Seth Berkley speech underlines broader consequences of vaccination for economic development
GAVI CEO, Seth Berkley, delivering the fourth annual Manhiça Foundation lecture - "Miracle of Vaccines" - at Maputo University's Faculty of Medicine.
Photo credit: Eva-Lotta Jansson/2012.
Maputo, Mozambique, 12 March 2012 – GAVI CEO Seth Berkley underlined the extraordinary potential of a new generation of life-saving vaccines for African development in a landmark global health speech on Monday.
“Vaccination has a broad development impact that stretches far beyond the immediate benefits to a child’s health,” said Dr. Berkley, who was delivering the fourth annual Manhiça Foundation lecture – the Miracle of Vaccines - at Maputo University’s Faculty of Medicine.
“Healthier children can attend school and learn more effectively. They also live longer – a one year increase in life expectancy increases labour productivity by four percent.”
According to a study by David Bloom, vaccination leads to increased cognitive ability and a higher earning potential in adulthood.
countries account for the over 19 million unimmunised children in the
world; seven lie on the African continent,” said Dr. Berkley on his first
official visit to Africa since joining GAVI last year.
With GAVI support, African countries have the opportunity to introduce new vaccines against pneumococcal disease and rotavirus, the primary causes of pneumonia and diarrhoea respectively and biggest killers of under-fives in the developing world.
year, more than half a million children die of pneumococcal disease, of
which 90 percent are born in Africa,” said Dr. Berkley.
By the end of 2016, GAVI expects to help globally immunise 13.6 million children against pneumococcal disease.
As part of his three-day visit to Mozambique, Dr. Berkley will be discussing the country's own preparations for pneumococcal vaccine introduction with the Ministry of Health.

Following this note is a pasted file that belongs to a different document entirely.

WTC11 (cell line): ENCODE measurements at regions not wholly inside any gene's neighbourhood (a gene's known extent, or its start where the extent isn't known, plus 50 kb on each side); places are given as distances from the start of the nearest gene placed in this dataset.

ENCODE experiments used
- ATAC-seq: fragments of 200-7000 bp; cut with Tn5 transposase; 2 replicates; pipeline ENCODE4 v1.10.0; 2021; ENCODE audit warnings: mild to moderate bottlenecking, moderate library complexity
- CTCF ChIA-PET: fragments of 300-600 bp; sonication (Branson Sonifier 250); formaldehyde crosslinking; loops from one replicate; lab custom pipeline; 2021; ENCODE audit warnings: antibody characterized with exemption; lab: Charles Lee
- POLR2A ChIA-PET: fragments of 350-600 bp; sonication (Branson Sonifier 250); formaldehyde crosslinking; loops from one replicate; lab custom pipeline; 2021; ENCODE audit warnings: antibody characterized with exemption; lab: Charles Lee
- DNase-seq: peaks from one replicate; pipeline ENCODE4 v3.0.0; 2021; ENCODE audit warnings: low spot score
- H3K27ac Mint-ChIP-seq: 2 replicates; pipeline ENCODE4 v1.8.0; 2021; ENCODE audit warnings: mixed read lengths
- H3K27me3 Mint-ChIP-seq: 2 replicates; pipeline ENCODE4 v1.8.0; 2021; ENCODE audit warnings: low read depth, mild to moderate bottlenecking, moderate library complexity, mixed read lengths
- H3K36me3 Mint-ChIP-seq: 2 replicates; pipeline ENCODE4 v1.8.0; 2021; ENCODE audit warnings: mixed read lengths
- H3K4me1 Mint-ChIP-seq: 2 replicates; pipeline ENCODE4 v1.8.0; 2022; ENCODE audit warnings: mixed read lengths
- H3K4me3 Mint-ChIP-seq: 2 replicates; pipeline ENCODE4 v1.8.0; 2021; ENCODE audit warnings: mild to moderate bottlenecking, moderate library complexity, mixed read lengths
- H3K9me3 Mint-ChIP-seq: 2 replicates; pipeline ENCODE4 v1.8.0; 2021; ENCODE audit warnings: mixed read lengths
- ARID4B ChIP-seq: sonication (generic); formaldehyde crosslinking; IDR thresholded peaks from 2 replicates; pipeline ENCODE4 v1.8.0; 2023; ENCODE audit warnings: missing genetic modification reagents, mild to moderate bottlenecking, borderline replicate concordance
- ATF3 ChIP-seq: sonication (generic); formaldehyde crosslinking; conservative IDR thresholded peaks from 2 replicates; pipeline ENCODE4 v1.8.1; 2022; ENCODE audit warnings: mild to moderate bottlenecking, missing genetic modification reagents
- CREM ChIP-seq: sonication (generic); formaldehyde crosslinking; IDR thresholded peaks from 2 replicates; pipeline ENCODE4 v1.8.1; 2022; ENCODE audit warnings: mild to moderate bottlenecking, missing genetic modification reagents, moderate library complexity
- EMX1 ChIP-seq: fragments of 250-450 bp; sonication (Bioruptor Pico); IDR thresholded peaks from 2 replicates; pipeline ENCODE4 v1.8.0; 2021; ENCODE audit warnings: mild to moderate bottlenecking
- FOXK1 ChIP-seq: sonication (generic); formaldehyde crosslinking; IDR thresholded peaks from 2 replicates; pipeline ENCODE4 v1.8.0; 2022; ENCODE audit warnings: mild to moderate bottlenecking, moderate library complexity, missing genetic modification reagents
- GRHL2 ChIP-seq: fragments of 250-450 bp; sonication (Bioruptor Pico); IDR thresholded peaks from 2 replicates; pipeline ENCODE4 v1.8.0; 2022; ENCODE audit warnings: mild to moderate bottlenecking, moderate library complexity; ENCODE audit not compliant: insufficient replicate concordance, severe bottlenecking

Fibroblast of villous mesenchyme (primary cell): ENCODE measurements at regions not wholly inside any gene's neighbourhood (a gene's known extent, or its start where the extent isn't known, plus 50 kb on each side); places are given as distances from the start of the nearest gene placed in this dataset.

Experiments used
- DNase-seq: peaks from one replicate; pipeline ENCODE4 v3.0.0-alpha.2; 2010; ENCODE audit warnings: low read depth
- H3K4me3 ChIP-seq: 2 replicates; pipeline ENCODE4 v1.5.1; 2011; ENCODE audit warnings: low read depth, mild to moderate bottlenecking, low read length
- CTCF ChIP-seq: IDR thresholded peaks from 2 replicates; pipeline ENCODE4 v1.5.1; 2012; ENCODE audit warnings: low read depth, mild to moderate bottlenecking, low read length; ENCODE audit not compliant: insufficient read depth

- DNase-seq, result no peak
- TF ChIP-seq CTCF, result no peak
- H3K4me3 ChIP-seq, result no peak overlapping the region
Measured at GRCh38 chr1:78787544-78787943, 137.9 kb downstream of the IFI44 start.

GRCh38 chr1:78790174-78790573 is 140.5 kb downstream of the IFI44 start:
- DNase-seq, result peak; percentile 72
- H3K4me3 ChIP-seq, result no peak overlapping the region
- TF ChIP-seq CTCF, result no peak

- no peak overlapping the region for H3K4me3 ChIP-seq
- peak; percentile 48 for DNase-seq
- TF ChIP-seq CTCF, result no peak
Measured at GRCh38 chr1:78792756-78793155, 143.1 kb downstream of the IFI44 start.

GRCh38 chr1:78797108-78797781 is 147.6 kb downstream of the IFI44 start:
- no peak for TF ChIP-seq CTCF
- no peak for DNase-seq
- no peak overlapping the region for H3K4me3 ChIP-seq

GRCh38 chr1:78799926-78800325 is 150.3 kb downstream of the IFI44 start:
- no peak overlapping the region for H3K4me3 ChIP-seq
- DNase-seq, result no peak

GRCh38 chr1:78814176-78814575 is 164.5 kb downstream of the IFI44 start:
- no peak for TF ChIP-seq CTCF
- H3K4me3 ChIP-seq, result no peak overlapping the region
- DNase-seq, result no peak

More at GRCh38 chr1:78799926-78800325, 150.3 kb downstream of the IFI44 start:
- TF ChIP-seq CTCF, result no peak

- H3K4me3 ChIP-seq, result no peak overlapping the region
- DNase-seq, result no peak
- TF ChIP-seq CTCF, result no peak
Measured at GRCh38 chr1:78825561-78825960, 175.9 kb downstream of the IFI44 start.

Dr. Berkley started his visit by meeting with Premier Aires Ali, who pledged his support for immunisation in Mozambique; he will also be visiting GAVI partners on the ground, WHO and UNICEF.
Mozambique was one of the first countries to receive GAVI support in 2001; last
October, GAVI approved Maputo’s application for pneumococcal vaccine
support - recognition that 13% of under-five deaths in Mozambique are
caused by pneumonia.
However, while Mozambique has made advances in vaccination over the last decade, there are signs that an additional push for routine immunisation is needed, particularly in health worker
capacity and cold chain storage. Slight increases in measles' cases have also led to concerns about the level of protection achieved across the country.
Dr. Berkley also highlighted the role that non-governmental organisations can play in facilitating vaccination delivery, pointing to Village Reach's pioneering work in Cabo Delgado as one potential model for Mozambique.
Vaccination has a broad development impact that stretches far beyond the immediate benefits to a child’s health.
Dr. Seth Berkley, CEO, GAVI Alliance
Renaissance age of vaccines
likened the recent flux of new vaccines to a “Renaissance age” of new
vaccines. In the two decades from 1980-99, three new vaccines were developed; in the following two decades, it is expected that more than 12 will come on to the market.
my father was born in the 1900s, there was only one vaccine. When I was
born, there were a handful more. Now, my children have access to many
many more,” he said.
HPV and rubella
Last November, GAVI took the first steps towards offering support for two new vaccines: HPV and rubella.
is the main cause of cervical cancer, which kills over 270,000 women
every year; 85 percent of deaths occur in developing countries while in Mozambique more than 33 percent of women's cancer is cervical cancer.
also listed other new vaccines that could benefit Africa in the near
future: conjugated typhoid vaccine and malaria.
over three million recorded cases of malaria infection in Mozambique
each year, the Manhiça Foundation is playing a lead role in conducting
phase III trials of a potential breakthrough vaccine against malaria.
Berkley is the third high-level representative from GAVI to deliver the
Manhiça Foundation lecture on global health in the past four years.
Former Vaccine Fund Chair Graça Machel and Her Royal Highness the Infanta
Cristina, Director of the International Area of "La Caixa" and an important supporter of GAVI, delivered the keynote address in 2010 and 2011 respectively.
The lecture was chaired by Dr. Pascoal Mocumbi, former Mozambican Premier (1994-2004) and President of the Manhiça Foundation.